A healthy, open democracy

Learning from the past

Religious belief is one of the issues where a perspective from the humanities is indispensable for policy-makers since the declining numbers of British people attending traditional public worship regularly may lead them to underestimate the importance of religious belief and practice in most societies of the modern world.

Far from fading away and becoming a picturesque irrelevance, as many quite sensible and well-informed Western academics believed half a century ago, religion is a growing force in human society, for both good and ill, and we need to realise just what it means to live in a modern multi-cultural nation. Virtually all our cultures, particularly those most recently arrived, live their lives amid religious rhythms, and shape their identities through them. Research can provide valuable insights into the complexities of meaning and help us understand some of the modern-day tensions that arise. For an example see Dr Sadek Hamid discussing how his BA Postdoctoral Fellowship has enabled him to research the concept of jihad. And by explaining how narratives of the past created present differences, historians of religion and theologians can help us celebrate diversity and not merely tolerate the different.

The historian’s vocation also involves questioning the record and its interpretation. Diarmaid MacCulloch FBA is Professor of the History of the Church at Oxford University, well known for his classic work on the Reformation and his televised Christianity: The First Three Thousand Years. D. MacCulloch, Reformation: Europe’s house divided, Penguin, 2003; Christianity: The First Three Thousand Years, Penguin, 2011 He explains:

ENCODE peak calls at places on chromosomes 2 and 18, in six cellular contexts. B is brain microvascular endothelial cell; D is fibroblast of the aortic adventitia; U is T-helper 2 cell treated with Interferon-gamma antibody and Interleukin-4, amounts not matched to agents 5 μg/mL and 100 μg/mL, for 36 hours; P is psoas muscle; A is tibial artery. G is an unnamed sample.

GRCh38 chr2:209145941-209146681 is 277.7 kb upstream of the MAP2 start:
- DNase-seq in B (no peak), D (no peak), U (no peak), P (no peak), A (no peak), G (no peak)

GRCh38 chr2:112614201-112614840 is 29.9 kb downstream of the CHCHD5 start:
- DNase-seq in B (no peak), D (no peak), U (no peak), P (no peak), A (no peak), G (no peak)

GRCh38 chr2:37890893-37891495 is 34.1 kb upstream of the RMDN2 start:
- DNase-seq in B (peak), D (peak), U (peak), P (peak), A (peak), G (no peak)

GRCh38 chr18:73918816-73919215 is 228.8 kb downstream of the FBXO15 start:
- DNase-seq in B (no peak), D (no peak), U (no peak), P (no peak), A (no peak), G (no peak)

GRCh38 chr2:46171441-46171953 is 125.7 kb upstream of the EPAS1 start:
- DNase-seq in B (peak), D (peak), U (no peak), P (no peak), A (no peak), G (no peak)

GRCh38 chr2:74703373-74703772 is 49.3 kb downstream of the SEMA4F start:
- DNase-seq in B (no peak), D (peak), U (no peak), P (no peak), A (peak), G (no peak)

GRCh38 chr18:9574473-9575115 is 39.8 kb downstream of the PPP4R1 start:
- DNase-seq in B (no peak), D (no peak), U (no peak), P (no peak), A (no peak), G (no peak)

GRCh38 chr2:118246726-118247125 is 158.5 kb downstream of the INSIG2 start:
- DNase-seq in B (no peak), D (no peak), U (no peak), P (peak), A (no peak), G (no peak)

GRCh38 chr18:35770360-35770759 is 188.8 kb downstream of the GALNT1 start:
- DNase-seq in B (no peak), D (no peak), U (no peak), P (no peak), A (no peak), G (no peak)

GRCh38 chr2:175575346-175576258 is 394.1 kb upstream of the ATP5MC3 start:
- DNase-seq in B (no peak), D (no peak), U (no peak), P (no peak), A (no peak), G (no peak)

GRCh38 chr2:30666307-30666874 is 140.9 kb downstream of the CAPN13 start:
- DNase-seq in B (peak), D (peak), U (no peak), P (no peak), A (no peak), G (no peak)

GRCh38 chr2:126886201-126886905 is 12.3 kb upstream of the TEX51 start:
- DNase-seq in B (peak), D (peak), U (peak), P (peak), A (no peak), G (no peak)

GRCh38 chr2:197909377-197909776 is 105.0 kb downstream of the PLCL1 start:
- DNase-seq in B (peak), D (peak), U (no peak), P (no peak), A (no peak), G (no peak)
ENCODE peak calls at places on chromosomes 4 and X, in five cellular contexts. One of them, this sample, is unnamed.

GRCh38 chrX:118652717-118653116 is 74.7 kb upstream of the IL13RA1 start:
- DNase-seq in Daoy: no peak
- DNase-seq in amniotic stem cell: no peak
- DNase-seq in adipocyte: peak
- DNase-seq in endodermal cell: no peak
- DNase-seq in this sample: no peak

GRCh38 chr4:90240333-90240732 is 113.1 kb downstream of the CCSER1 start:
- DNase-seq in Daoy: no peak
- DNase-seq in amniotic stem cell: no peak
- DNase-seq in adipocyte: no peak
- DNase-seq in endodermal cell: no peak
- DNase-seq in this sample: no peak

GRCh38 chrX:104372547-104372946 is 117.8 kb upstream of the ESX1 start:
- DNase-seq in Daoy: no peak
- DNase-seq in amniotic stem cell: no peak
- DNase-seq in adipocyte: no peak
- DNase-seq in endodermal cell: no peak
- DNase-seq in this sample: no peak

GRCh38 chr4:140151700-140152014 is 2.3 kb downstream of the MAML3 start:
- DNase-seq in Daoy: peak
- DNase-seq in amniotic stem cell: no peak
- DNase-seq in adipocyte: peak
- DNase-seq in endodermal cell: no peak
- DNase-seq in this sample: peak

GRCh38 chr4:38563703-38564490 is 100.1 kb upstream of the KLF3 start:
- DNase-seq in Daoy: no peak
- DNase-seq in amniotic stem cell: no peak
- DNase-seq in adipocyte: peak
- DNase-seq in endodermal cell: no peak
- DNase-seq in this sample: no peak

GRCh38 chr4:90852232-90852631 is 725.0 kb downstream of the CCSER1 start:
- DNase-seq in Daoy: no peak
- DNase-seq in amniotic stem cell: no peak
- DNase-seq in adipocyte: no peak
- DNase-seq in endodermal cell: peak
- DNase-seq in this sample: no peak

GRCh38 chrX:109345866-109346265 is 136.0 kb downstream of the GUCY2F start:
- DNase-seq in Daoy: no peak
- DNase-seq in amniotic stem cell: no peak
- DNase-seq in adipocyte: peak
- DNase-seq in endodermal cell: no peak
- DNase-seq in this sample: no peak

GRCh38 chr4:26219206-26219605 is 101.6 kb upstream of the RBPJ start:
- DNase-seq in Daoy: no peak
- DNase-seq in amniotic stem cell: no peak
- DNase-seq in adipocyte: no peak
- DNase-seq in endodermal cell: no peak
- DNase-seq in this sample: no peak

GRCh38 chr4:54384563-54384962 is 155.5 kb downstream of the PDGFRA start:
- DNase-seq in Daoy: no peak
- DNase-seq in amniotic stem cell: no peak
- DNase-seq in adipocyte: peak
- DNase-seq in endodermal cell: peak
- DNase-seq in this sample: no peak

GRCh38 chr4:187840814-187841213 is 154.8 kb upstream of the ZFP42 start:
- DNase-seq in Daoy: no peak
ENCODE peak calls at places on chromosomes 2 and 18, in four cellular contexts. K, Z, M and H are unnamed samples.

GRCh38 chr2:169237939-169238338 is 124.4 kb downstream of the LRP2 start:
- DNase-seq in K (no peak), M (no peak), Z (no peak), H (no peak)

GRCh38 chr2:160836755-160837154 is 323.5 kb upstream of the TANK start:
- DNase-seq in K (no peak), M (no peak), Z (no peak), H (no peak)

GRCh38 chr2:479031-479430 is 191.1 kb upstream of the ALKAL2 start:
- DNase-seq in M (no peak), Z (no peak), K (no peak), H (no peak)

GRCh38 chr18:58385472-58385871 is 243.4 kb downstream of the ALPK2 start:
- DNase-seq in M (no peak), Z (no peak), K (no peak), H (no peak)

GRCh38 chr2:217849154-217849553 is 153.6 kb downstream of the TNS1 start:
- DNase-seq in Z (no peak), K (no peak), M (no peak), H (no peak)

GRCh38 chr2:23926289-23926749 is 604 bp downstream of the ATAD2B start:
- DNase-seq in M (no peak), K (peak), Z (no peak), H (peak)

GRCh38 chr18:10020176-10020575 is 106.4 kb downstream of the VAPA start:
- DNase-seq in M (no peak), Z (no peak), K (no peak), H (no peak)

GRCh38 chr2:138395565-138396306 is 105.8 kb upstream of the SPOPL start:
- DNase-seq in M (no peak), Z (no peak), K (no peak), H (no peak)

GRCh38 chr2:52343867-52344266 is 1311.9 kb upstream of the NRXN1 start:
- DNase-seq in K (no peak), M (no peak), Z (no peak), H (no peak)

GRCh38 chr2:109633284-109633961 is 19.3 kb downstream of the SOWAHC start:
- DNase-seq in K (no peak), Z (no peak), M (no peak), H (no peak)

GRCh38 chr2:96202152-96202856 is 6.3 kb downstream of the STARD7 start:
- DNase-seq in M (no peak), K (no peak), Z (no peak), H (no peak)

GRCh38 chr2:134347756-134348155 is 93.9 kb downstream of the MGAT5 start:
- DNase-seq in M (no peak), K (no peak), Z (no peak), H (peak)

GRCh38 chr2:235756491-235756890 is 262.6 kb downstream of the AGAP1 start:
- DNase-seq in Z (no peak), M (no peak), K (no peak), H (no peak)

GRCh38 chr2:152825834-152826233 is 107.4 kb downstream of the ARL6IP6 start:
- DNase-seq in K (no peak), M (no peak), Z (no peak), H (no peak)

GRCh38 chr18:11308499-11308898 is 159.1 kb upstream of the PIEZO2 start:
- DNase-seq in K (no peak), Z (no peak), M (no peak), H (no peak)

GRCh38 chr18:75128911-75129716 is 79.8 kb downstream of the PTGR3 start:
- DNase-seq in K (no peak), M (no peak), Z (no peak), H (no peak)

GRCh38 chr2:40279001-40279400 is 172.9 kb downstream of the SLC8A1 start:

‘History’s main purpose is to stop us telling mistaken stories on which we then act. History is full of examples of very bad history leading to very bad actions. The obvious one, which is no less true for being obvious, is the Third Reich, which was built on an entirely false view of history. In an evil, totalitarian dictatorship like that, all history is poisoned. But the same is true for any democracy. Particularly in a democracy, telling the story right is really very important, because so many people are involved in making decisions, even if it is just a vote at an election.’

A contemporary example MacCulloch cites to show the importance of understanding the past in relation to the present is the Parliamentary debate on equal marriage in 2012. ‘One of my proudest achievements was to complicate the debate in the House of Lords’, he says. ‘That related to a lot of the work I had done on the history of the Church. What I was hearing from the traditionalists in the debate was that there was a thing called “traditional marriage” which was under threat. One of my television producers, a voting member of the Lords, used the script we had created on Christian history to show how complicated the history of marriage actually is.’

Historians, says MacCulloch, ‘are always revising the previous story. It is a very destructive profession – very often we have to dismantle cherished myths and destroy the previous stories from the previous generation. It is rather difficult because historians are paid by the government and by the public, and very often they don’t want their stories disrupted.’

Last year he tackled the confident stereotypes of Englishness in a three-part television series How God Made the English (BBC 2, 2012) – and in particular the common belief that ‘Englishness is tolerance’. ‘No’, MacCulloch concluded, ‘the English have been one of the most intolerant people in history. That is a very important lesson for us to learn. As a nation, we must not be complacent about our past. We must see how difficult it has been to become a tolerant nation, and it’s only historians who can show us that. It seems to me that it is actually a service to the nation to be a bit annoying, but that is what the profession is about.’